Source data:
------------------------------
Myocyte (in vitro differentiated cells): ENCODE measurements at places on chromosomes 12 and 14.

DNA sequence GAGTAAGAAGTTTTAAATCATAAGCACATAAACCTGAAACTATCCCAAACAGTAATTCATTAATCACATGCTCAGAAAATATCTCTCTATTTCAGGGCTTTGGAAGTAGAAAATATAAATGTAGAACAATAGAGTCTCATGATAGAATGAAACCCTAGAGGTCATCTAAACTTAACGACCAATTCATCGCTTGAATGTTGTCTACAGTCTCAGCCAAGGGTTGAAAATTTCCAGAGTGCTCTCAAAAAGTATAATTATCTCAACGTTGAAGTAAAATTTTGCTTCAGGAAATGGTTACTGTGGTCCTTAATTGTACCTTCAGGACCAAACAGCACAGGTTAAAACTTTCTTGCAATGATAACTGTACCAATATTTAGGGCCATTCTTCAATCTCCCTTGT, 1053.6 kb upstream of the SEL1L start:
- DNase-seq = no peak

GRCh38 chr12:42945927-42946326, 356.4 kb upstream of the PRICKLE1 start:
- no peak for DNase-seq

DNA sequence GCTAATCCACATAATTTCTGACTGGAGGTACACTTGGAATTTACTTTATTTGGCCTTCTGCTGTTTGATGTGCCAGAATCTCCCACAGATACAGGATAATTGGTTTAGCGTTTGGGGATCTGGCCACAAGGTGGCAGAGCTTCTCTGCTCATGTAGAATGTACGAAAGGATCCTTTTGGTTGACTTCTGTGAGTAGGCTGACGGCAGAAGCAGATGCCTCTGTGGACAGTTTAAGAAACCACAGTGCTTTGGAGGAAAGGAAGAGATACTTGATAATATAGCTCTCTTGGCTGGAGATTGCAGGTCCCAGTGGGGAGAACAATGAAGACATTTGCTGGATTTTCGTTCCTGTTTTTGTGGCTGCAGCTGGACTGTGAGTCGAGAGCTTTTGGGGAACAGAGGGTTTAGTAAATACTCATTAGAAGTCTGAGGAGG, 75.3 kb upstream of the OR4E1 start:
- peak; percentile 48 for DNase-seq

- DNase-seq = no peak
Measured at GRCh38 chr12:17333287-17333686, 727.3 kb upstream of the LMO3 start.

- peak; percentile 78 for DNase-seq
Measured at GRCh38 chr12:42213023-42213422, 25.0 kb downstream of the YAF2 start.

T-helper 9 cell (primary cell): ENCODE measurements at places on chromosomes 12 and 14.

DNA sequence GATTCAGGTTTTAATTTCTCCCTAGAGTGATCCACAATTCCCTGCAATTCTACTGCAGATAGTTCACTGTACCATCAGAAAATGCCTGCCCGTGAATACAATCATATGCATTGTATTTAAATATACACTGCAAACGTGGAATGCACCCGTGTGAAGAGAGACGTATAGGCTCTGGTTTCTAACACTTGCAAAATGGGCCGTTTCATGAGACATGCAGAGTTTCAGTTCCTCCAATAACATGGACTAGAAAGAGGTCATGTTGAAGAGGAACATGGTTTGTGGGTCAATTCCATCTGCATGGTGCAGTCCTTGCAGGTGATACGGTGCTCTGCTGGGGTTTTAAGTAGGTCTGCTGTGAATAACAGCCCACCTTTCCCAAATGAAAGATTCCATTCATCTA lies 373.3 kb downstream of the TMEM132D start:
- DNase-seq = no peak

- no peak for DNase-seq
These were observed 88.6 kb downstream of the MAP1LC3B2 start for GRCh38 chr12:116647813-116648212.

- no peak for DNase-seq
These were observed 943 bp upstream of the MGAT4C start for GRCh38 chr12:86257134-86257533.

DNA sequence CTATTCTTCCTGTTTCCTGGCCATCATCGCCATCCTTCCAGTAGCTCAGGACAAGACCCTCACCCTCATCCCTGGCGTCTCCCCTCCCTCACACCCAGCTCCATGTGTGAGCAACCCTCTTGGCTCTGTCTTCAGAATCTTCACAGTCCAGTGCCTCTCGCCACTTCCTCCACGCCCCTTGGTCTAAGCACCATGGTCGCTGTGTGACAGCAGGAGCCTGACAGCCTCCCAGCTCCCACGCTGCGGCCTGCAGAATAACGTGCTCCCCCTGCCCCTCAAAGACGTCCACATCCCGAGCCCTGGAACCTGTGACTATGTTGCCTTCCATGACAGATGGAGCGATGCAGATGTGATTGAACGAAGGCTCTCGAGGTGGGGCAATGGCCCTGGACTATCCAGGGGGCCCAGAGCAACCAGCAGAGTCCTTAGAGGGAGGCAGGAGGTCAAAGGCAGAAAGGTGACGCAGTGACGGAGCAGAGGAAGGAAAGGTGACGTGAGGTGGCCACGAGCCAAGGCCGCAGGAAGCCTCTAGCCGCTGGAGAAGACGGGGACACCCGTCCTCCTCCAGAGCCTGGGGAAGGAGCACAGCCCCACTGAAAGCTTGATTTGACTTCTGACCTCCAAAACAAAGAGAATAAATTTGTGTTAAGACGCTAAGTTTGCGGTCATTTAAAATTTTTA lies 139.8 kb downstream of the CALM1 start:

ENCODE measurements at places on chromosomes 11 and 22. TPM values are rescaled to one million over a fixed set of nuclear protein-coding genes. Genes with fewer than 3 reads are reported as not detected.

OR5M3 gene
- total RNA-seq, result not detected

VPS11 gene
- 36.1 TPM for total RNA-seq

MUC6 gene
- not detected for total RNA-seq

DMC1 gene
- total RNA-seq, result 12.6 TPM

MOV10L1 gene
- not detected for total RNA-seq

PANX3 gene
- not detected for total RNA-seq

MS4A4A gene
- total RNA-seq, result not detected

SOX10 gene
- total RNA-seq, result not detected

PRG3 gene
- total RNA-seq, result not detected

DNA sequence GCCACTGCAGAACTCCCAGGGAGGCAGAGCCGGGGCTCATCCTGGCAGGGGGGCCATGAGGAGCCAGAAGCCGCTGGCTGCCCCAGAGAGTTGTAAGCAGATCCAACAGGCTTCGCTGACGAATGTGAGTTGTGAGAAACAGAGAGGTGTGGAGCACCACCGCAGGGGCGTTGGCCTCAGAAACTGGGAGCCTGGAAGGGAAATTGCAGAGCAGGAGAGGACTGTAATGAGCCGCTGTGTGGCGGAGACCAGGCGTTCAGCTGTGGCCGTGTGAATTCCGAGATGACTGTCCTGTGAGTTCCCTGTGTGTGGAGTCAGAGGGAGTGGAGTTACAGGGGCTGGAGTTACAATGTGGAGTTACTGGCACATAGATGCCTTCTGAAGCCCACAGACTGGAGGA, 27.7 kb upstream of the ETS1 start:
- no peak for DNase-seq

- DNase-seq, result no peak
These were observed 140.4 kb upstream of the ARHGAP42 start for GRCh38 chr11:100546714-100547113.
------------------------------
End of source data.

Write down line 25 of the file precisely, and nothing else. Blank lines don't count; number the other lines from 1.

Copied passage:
MUC6 gene